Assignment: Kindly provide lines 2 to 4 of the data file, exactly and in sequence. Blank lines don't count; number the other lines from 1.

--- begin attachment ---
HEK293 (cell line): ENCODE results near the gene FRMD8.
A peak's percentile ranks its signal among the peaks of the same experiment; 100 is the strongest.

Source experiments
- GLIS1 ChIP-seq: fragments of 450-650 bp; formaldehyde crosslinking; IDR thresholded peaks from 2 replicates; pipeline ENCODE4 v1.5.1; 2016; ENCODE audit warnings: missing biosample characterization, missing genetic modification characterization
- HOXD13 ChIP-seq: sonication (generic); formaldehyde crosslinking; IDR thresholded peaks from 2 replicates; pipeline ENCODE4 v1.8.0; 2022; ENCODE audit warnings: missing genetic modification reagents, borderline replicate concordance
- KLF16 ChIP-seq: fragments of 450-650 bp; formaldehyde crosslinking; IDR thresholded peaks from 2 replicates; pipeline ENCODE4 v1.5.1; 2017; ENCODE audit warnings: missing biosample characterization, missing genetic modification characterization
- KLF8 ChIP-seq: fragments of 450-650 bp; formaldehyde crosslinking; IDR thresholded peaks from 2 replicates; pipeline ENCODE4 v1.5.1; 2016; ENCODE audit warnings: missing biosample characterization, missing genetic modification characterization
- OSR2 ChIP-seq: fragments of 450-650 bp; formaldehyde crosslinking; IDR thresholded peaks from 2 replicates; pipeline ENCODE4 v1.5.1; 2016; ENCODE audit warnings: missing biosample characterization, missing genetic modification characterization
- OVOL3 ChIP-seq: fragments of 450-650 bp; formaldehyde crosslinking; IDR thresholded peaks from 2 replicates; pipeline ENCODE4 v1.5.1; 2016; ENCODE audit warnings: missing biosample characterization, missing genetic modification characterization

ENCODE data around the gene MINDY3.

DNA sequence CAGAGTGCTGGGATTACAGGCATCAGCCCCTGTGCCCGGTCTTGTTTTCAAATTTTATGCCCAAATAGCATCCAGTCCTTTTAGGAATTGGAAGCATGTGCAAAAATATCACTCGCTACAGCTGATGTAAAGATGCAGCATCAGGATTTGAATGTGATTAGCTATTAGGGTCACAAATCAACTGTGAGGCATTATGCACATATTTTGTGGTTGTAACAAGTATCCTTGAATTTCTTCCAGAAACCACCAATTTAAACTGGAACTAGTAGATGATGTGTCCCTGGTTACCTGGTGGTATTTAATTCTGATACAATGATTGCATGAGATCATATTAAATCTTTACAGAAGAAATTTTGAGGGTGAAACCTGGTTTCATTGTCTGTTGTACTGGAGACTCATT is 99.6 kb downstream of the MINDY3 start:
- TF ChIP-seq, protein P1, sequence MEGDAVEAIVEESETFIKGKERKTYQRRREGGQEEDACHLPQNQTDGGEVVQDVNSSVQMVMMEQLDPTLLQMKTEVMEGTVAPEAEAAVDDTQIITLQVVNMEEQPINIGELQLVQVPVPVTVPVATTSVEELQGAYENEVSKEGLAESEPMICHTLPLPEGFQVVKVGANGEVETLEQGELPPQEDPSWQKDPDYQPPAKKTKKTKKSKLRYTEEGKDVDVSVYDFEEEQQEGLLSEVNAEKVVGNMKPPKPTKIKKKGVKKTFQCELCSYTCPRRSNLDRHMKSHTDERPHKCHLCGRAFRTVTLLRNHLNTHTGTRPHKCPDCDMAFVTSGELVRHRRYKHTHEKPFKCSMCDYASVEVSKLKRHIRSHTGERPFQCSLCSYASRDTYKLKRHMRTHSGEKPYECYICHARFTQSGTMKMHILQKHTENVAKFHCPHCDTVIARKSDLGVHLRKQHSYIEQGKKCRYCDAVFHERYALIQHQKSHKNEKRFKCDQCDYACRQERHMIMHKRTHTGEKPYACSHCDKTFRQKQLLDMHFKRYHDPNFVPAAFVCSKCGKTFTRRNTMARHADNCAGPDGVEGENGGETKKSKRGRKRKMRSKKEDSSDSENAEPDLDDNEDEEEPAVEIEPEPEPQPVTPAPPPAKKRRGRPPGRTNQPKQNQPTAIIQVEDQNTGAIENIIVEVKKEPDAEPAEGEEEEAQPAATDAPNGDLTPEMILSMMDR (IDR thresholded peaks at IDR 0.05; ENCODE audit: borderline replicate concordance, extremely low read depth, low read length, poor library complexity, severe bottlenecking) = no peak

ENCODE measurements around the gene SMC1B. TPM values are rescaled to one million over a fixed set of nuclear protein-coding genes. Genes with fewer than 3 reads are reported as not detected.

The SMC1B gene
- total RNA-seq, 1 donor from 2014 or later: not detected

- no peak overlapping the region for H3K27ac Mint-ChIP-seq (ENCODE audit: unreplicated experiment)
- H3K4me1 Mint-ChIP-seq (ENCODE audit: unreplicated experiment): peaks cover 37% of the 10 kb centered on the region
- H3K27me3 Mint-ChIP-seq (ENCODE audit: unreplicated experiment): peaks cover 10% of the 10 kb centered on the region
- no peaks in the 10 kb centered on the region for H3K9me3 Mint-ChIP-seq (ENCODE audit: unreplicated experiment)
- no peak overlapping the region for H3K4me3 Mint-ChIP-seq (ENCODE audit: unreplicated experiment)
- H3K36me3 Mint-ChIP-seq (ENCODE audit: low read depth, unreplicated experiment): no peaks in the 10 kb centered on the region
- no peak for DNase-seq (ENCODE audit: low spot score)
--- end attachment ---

A peak's percentile ranks its signal among the peaks of the same experiment; 100 is the strongest.

Source experiments
- GLIS1 ChIP-seq: fragments of 450-650 bp; formaldehyde crosslinking; IDR thresholded peaks from 2 replicates; pipeline ENCODE4 v1.5.1; 2016; ENCODE audit warnings: missing biosample characterization, missing genetic modification characterization